Home Tech Share your memories with our favorite digital photo frames

Share your memories with our favorite digital photo frames

0 comment
Aura Photo Scan digital frame showing a child's artwork with a child playing next to it

Most of us We have hundreds, if not thousands, of photos on our phones and computers that we rarely get to review in a polished way. I make photo albums, but some deserve more display and there are too many to frame. That’s why I love digital photo frames.

If you’re thinking about the tacky, pixelated digital frames of the early aughts, you’re in for a pleasant surprise. They have come a long way. They are nice to have in the home and make great gifts too. You can set them up for others and send them your latest vacation photos directly, so your parents or grandparents can always be up to date. Most require a Wi-Fi connection, but we have an option that doesn’t. These are the best (and worst) digital frames.

Don’t have enough photos? Check out our many other buying guides, including the best compact cameras, the best mirrorless cameras, the best photo printing services, and the best camera gear for your phone.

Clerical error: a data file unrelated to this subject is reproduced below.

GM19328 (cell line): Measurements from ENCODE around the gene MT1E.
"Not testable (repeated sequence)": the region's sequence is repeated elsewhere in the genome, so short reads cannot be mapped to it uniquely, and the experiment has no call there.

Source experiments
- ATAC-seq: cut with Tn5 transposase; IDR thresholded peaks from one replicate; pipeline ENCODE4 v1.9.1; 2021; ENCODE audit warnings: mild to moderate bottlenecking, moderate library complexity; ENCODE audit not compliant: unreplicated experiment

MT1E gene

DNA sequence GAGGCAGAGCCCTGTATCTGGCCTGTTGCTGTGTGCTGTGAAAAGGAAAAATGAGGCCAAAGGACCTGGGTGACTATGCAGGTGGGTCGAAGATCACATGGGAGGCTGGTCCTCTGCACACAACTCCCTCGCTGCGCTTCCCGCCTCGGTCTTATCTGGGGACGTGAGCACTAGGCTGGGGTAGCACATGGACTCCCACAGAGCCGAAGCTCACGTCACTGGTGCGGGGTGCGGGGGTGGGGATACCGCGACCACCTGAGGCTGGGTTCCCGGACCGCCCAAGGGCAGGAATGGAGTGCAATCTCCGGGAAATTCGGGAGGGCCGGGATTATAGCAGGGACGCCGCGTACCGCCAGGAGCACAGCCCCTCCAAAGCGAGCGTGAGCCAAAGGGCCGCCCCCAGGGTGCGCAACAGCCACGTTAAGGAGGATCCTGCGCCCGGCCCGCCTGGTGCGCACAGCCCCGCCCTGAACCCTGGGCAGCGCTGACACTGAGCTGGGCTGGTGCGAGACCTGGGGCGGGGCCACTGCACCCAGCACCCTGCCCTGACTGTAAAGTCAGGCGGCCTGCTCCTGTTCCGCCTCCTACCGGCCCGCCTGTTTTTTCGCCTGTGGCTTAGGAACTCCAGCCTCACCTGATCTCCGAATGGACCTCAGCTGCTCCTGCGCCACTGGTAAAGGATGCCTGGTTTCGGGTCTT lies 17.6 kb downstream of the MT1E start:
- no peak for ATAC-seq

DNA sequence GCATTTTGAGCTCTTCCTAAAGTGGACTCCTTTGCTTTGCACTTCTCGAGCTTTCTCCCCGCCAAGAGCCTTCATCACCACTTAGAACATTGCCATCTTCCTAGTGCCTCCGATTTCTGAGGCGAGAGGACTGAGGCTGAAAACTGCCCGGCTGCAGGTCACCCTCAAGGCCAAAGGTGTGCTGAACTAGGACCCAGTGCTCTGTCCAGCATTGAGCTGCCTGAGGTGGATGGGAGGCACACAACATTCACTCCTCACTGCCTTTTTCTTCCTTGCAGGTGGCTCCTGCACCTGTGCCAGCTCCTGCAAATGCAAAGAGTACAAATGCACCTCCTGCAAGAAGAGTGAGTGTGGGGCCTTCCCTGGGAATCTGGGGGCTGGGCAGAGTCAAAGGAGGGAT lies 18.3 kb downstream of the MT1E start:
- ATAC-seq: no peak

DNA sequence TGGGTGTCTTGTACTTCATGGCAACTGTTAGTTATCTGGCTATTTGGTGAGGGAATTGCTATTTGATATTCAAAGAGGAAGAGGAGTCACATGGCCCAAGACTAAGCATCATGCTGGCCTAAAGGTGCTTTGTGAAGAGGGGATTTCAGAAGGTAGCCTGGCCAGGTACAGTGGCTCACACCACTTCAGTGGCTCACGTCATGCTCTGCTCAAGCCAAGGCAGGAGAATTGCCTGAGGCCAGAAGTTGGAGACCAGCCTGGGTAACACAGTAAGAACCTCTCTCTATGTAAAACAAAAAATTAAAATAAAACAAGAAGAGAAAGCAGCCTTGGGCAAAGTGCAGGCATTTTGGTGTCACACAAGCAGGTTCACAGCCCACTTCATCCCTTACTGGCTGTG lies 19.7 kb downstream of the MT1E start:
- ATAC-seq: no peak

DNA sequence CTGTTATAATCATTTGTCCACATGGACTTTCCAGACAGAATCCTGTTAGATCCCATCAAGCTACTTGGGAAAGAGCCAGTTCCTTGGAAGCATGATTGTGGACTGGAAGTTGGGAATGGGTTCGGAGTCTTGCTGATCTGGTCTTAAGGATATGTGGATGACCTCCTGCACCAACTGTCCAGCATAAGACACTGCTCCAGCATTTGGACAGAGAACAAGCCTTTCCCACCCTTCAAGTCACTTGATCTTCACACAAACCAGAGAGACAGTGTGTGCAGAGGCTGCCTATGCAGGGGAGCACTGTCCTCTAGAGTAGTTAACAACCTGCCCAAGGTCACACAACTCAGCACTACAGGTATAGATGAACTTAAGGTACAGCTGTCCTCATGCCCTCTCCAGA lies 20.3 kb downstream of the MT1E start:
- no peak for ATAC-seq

Updated May 2024: We added Familink Frame without Wi-Fi and Vieunite Digital Canvas Texture as a selection of artworks. We have also updated the competition section.

Special offer for Gear readers: get a 1 year subscription to CABLING for $5 ($25 off). This includes unlimited access to CABLING.com and our print magazine (if you wish). Subscriptions help fund the work we do every day.

Before buying

Photography: Aura Frames

You may not think that photos count as sensitive information, compared to a bank statement or your Social Security number. But it can be devastating to find photographs of loved ones used for nefarious or unpleasant purposes.

That’s why we prefer frameworks from reputable companies like Aura and Nixplay over cheaper ones with less clearly defined privacy and security practices. nixplay offers reasonable security measures, such as encrypting your photos during transmission, and Aura offers the option to remove metadata, such as the location where a photo was taken. However, both say they can reveal personal information if ordered or subpoenaed by a court, and neither offer any guarantees of security against hacking.

If you’re concerned about security, you can avoid connecting to third-party services, but your safest option is to simply download multiple photos to a tablet and disable all Internet connectivity.

You may also like